Reading about workout routines and TRX system is really not the same thing as going to to the gym. It is the same with investing, there is no way to really understand investing until you just do it. I have been investing for seven years now, and it has taught me many things I continue to carry with me.
The first being the importance of experience. There is a common saying: “Buy low. Sell high.” That makes sense, right? But to buy low means that it is only when the market drops, your palms get sweaty, you feel unsure, you look at your stock quote, and it is in that bright red color, do you understand that saying. It is one thing to read “buy low, sell high” in a book. Of course, it makes logical sense when you read it, but it is quite another thing to actually do it.
If you are a fan of detective stories like me, then you probably know Father Brown by GK Chesterton. I did not know this quote at the time I invested in Mattel, but it is a good way to think about it:
“The real trouble with this world of ours is not that it is an unreasonable world, nor even that it is a reasonable one. The commonest kind of trouble is that it is nearly reasonable, but not quite… It looks just a little more mathematical and regular than it is; its exactitude is obvious, but its inexactitude is hidden; its wildness lies in wait.”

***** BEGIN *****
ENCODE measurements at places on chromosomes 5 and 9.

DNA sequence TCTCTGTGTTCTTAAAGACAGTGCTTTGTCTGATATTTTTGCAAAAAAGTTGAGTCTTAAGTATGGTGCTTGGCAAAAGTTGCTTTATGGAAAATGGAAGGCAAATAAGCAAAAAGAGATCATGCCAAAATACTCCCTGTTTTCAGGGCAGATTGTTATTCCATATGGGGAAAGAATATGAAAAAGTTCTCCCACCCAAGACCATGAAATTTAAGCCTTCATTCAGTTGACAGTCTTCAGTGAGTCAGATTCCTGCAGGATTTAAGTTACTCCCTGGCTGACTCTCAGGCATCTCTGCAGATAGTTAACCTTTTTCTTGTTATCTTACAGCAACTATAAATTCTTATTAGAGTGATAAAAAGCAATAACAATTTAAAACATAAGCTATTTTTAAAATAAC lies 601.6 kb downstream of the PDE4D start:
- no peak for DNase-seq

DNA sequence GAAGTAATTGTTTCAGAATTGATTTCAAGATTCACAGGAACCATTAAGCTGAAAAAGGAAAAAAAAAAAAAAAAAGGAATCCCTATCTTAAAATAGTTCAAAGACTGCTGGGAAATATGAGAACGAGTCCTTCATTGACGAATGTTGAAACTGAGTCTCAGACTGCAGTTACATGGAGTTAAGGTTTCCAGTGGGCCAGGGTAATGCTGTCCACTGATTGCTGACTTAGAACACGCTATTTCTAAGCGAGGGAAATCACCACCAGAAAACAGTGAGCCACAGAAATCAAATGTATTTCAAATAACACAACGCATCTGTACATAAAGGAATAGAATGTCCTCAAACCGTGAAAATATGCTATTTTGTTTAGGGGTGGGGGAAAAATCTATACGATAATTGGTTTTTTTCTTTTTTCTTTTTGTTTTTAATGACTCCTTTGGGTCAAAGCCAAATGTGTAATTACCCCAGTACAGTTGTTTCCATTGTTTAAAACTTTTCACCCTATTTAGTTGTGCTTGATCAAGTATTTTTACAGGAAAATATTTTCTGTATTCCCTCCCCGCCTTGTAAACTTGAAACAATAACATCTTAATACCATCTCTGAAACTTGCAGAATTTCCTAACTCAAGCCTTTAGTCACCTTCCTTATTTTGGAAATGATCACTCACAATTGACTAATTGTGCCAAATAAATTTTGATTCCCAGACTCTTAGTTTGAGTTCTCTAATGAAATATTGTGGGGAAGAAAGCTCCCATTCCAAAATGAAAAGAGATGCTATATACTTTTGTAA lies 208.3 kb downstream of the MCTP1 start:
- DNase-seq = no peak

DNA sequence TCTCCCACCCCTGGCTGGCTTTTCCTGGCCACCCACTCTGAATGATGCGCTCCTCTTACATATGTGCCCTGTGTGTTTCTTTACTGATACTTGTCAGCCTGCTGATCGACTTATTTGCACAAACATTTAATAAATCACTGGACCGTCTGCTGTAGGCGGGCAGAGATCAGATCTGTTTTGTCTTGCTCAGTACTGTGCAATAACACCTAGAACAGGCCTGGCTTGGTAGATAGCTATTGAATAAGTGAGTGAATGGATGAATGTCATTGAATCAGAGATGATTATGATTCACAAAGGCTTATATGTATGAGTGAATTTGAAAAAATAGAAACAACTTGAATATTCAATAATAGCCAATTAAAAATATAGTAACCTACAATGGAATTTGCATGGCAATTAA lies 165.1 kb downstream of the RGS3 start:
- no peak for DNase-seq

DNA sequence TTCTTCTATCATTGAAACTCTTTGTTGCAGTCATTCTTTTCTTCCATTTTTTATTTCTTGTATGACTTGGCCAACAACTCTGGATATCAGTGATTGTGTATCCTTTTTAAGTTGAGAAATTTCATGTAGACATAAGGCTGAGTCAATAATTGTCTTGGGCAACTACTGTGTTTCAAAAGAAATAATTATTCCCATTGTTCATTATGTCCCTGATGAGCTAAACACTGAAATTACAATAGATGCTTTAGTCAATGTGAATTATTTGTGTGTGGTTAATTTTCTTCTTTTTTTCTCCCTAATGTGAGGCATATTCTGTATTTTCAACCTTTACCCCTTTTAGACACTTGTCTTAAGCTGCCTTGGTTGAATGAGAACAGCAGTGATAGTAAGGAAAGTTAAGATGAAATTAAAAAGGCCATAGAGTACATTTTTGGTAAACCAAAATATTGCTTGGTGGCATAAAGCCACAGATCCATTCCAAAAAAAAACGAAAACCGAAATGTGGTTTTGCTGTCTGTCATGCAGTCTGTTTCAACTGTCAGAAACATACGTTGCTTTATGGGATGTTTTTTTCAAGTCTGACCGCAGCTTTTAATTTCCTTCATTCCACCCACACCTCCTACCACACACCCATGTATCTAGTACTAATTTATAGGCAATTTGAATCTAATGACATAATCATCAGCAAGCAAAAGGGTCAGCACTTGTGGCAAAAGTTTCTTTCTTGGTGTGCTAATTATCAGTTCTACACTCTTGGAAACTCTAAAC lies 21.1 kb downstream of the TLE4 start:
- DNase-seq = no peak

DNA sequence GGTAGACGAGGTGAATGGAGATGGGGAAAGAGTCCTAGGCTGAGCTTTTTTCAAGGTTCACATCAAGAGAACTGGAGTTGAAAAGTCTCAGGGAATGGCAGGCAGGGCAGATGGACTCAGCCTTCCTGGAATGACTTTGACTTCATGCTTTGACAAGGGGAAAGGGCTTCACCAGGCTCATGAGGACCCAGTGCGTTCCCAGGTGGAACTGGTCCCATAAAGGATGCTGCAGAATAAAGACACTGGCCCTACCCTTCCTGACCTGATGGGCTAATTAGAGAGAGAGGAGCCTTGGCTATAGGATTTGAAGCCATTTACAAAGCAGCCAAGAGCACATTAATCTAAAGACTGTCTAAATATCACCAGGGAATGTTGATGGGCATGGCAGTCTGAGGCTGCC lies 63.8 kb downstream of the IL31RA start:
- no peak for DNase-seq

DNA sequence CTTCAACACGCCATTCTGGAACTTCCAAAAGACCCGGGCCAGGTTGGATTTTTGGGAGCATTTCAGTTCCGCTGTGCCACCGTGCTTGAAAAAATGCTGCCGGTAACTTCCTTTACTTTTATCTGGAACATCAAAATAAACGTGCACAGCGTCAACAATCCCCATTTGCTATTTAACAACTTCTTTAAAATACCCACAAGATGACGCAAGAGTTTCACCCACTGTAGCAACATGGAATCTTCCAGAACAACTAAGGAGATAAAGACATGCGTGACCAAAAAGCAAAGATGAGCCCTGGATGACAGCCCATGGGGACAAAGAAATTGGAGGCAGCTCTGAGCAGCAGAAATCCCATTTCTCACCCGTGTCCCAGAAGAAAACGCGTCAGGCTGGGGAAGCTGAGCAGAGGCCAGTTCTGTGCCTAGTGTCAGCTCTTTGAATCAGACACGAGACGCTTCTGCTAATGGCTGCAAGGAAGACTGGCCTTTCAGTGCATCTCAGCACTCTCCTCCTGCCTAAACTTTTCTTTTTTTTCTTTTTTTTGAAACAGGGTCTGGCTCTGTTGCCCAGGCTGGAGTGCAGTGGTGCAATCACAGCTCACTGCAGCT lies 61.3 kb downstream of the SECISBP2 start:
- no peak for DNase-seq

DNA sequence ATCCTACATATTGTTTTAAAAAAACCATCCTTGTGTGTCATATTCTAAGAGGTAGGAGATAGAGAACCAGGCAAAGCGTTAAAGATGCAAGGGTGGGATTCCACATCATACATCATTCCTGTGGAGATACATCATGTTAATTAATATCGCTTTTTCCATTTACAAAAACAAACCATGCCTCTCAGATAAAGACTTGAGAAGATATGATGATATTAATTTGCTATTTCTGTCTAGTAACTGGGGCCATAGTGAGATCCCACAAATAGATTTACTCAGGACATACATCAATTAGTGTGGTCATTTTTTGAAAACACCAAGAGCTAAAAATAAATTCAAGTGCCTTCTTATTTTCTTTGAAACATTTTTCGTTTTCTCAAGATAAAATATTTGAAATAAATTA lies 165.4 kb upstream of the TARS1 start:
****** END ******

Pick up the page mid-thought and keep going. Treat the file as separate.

Humility really matters in investing, investing is about the future, and the future is unpredictable. Staying humble means understanding that no matter how hard you crunch the numbers, this isn’t calculus class, and the answer you derive is never perfect. One day, it is kids playing with dolls, and the next day some California guy in a black turtleneck puts a piece of metal in everyone’s hands, and a 60-year-old toymaker goes poof. Not even math can protect you then. Numbers can sometimes tell you if you are wrong, but by themselves, numbers are not enough to be right. In the end, it is all about moats.
Investing has also taught me to work hard on analysis. I like to call it nerdiness. Making mistakes is part of the process, it happens to everyone. But not everyone learns from their mistakes. Wouldn’t you rather learn how I lost money on Mattel and know not to make that same mistake yourself? So, nerdiness allows you to keep your mind open to new information and have an ongoing desire to learn from others.
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Maya Peterson is a 16-year-old investor and author of Early Bird: The Power of Investing Young